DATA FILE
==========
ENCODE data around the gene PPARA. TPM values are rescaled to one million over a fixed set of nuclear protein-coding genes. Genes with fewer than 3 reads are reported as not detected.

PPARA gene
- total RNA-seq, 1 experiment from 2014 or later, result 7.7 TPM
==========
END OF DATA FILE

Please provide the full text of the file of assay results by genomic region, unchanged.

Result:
ENCODE data around the gene PPARA. TPM values are rescaled to one million over a fixed set of nuclear protein-coding genes. Genes with fewer than 3 reads are reported as not detected.

PPARA gene
- total RNA-seq, 1 experiment from 2014 or later, result 7.7 TPM